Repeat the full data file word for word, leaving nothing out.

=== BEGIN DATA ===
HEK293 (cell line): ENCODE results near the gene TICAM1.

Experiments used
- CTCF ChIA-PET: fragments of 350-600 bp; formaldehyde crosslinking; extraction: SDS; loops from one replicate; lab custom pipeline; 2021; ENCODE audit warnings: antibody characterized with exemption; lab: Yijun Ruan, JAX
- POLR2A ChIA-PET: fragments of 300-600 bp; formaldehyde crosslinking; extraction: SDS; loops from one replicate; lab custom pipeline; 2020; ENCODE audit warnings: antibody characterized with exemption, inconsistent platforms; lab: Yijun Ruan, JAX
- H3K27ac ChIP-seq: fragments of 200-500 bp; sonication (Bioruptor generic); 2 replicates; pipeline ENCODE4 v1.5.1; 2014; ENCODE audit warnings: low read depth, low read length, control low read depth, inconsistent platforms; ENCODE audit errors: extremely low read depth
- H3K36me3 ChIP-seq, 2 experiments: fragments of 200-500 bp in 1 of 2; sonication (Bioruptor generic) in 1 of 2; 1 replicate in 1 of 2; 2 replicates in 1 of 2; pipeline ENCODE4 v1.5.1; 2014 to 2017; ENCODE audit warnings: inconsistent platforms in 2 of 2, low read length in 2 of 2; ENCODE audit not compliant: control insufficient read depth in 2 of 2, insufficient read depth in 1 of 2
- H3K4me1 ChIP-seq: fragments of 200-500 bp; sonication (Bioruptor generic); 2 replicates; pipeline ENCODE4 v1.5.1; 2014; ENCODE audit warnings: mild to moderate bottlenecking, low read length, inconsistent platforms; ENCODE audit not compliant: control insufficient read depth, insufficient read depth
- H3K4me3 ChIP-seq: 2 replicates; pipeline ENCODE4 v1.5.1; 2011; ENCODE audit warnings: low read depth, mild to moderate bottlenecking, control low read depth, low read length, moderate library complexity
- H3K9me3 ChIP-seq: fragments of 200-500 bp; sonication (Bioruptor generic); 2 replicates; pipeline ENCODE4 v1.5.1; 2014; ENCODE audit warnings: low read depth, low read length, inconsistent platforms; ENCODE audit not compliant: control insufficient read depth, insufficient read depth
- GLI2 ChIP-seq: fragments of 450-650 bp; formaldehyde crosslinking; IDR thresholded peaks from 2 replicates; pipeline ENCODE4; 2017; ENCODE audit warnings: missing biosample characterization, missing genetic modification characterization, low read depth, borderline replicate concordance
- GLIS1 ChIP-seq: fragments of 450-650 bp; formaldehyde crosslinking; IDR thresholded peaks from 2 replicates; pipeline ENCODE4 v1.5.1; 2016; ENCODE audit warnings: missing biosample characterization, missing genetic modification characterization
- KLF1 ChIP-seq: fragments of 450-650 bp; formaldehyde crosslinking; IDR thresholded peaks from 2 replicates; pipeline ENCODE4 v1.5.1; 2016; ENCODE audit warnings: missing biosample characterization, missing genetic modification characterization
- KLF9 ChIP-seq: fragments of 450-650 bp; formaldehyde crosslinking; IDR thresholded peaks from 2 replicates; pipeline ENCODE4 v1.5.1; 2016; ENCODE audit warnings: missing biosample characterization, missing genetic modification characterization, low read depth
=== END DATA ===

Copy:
HEK293 (cell line): ENCODE results near the gene TICAM1.

Experiments used
- CTCF ChIA-PET: fragments of 350-600 bp; formaldehyde crosslinking; extraction: SDS; loops from one replicate; lab custom pipeline; 2021; ENCODE audit warnings: antibody characterized with exemption; lab: Yijun Ruan, JAX
- POLR2A ChIA-PET: fragments of 300-600 bp; formaldehyde crosslinking; extraction: SDS; loops from one replicate; lab custom pipeline; 2020; ENCODE audit warnings: antibody characterized with exemption, inconsistent platforms; lab: Yijun Ruan, JAX
- H3K27ac ChIP-seq: fragments of 200-500 bp; sonication (Bioruptor generic); 2 replicates; pipeline ENCODE4 v1.5.1; 2014; ENCODE audit warnings: low read depth, low read length, control low read depth, inconsistent platforms; ENCODE audit errors: extremely low read depth
- H3K36me3 ChIP-seq, 2 experiments: fragments of 200-500 bp in 1 of 2; sonication (Bioruptor generic) in 1 of 2; 1 replicate in 1 of 2; 2 replicates in 1 of 2; pipeline ENCODE4 v1.5.1; 2014 to 2017; ENCODE audit warnings: inconsistent platforms in 2 of 2, low read length in 2 of 2; ENCODE audit not compliant: control insufficient read depth in 2 of 2, insufficient read depth in 1 of 2
- H3K4me1 ChIP-seq: fragments of 200-500 bp; sonication (Bioruptor generic); 2 replicates; pipeline ENCODE4 v1.5.1; 2014; ENCODE audit warnings: mild to moderate bottlenecking, low read length, inconsistent platforms; ENCODE audit not compliant: control insufficient read depth, insufficient read depth
- H3K4me3 ChIP-seq: 2 replicates; pipeline ENCODE4 v1.5.1; 2011; ENCODE audit warnings: low read depth, mild to moderate bottlenecking, control low read depth, low read length, moderate library complexity
- H3K9me3 ChIP-seq: fragments of 200-500 bp; sonication (Bioruptor generic); 2 replicates; pipeline ENCODE4 v1.5.1; 2014; ENCODE audit warnings: low read depth, low read length, inconsistent platforms; ENCODE audit not compliant: control insufficient read depth, insufficient read depth
- GLI2 ChIP-seq: fragments of 450-650 bp; formaldehyde crosslinking; IDR thresholded peaks from 2 replicates; pipeline ENCODE4; 2017; ENCODE audit warnings: missing biosample characterization, missing genetic modification characterization, low read depth, borderline replicate concordance
- GLIS1 ChIP-seq: fragments of 450-650 bp; formaldehyde crosslinking; IDR thresholded peaks from 2 replicates; pipeline ENCODE4 v1.5.1; 2016; ENCODE audit warnings: missing biosample characterization, missing genetic modification characterization
- KLF1 ChIP-seq: fragments of 450-650 bp; formaldehyde crosslinking; IDR thresholded peaks from 2 replicates; pipeline ENCODE4 v1.5.1; 2016; ENCODE audit warnings: missing biosample characterization, missing genetic modification characterization
- KLF9 ChIP-seq: fragments of 450-650 bp; formaldehyde crosslinking; IDR thresholded peaks from 2 replicates; pipeline ENCODE4 v1.5.1; 2016; ENCODE audit warnings: missing biosample characterization, missing genetic modification characterization, low read depth